Social Network Profiles as Taste Performances, Hugo Liu.
This study examines how a social network profile's lists of interests—music, books, movies, television shows, etc.—can function as an expressive arena for taste performance.

use? Writing Community into Being, boyd. Using friending as a rhetorical affordance.
[Friending is] a key component of social network sites. Participants must select who on the system they deem to be ‘Friends.’ Their choice is publicly displayed for all to see and becomes the backbone for networked participation. By examining what different participants groups do on social network sites, this paper investigates what Friendship means and how Friendship affects the culture of the sites. I will argue that Friendship helps people write community into being in social network sites. Through these imagined egocentric communities, participants are able to express who they are and locate themselves culturally. In turn, this provides individuals with a contextual frame through which they can properly socialize with other participants. [...] the established Friending norms evolved out of a need to resolve the social tensions that emerged due to technological limitations. [...] Friending supports pre-existing social norms yet because the architecture of social network sites is fundamentally different than the architecture of unmediated social spaces, these sites introduce an environment that is quite unlike that with which we are accustomed.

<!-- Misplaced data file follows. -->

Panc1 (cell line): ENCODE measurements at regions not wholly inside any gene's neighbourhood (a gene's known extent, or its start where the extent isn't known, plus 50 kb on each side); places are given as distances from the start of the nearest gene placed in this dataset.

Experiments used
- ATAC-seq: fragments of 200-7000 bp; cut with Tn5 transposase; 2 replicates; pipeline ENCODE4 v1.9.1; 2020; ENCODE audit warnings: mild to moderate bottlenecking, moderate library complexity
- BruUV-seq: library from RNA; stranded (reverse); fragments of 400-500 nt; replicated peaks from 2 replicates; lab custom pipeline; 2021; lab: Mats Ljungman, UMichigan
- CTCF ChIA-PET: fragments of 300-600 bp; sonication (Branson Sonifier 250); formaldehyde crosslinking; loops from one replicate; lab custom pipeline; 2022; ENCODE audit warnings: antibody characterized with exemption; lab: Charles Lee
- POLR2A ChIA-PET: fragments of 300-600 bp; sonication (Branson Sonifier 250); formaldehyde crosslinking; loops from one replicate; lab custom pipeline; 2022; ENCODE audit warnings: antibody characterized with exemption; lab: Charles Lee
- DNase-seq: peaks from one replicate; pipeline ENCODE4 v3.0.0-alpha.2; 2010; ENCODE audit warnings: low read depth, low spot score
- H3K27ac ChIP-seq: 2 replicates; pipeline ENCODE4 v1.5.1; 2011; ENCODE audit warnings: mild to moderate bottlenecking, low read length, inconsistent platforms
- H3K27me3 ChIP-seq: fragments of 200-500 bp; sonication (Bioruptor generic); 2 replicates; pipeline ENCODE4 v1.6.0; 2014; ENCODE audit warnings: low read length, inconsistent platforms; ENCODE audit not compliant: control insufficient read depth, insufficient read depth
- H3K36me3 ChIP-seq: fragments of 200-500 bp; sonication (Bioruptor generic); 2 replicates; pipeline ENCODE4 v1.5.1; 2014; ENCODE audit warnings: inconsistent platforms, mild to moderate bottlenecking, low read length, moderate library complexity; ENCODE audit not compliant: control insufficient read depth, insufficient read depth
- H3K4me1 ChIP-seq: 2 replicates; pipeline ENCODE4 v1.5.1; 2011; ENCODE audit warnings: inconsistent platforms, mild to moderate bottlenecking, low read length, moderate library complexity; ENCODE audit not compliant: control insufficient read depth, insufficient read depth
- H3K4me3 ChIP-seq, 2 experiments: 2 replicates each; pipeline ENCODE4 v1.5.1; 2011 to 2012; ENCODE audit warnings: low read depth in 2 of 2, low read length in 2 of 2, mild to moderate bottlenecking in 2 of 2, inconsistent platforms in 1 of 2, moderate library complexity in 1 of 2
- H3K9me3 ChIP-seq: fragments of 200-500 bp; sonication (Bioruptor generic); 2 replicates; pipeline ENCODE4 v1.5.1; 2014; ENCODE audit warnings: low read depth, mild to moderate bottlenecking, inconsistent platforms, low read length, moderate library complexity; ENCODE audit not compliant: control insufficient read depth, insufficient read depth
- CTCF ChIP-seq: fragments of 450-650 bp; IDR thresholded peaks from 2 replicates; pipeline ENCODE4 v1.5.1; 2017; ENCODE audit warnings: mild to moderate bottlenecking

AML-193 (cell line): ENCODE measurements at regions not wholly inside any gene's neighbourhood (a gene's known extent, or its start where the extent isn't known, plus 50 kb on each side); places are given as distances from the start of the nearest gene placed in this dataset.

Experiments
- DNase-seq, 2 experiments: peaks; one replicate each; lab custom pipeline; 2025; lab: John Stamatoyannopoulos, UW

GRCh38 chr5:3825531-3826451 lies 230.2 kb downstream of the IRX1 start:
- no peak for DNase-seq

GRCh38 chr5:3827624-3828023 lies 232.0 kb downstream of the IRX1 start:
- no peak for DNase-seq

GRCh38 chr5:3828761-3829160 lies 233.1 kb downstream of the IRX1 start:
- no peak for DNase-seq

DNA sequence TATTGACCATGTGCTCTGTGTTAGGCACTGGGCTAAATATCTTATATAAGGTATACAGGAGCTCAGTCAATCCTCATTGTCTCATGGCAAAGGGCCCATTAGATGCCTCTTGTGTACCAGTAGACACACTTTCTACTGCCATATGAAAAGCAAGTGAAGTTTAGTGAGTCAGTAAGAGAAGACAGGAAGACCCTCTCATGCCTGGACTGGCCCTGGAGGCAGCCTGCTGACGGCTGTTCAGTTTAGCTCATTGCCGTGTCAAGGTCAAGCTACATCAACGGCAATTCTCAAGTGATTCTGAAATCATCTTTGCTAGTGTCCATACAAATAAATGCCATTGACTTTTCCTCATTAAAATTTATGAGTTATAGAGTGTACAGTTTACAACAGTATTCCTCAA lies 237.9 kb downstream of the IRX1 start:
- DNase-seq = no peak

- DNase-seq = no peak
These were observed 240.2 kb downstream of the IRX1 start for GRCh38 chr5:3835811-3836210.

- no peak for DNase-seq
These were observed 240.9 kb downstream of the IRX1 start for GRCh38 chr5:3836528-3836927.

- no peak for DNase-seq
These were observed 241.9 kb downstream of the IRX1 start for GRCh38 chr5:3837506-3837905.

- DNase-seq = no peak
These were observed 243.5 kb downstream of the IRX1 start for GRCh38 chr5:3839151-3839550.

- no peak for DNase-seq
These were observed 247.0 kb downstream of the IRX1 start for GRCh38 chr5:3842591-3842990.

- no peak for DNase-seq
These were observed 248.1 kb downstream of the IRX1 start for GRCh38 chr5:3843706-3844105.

Weblogs as Deictic Systems, Collin Brooke. An essay as weblog. Comments closed.

Social Networking on YouTube, Patricia G. Lange

Digital Rhetoric:. Genres, Disciplines, and Trends, Elizabeth Losh. Overview. Set of slides to accompany lecture.

overview of the field Digital Rhetoric: Toward an Integrated Theory, pdf. James P. Zappen.


search model?
work under the keyword Actor-Network Theory (ANT) --> http://carbon.cudenver.edu/~mryder/itc_data/act_net.html.

rhetorical situation: Bitzer et al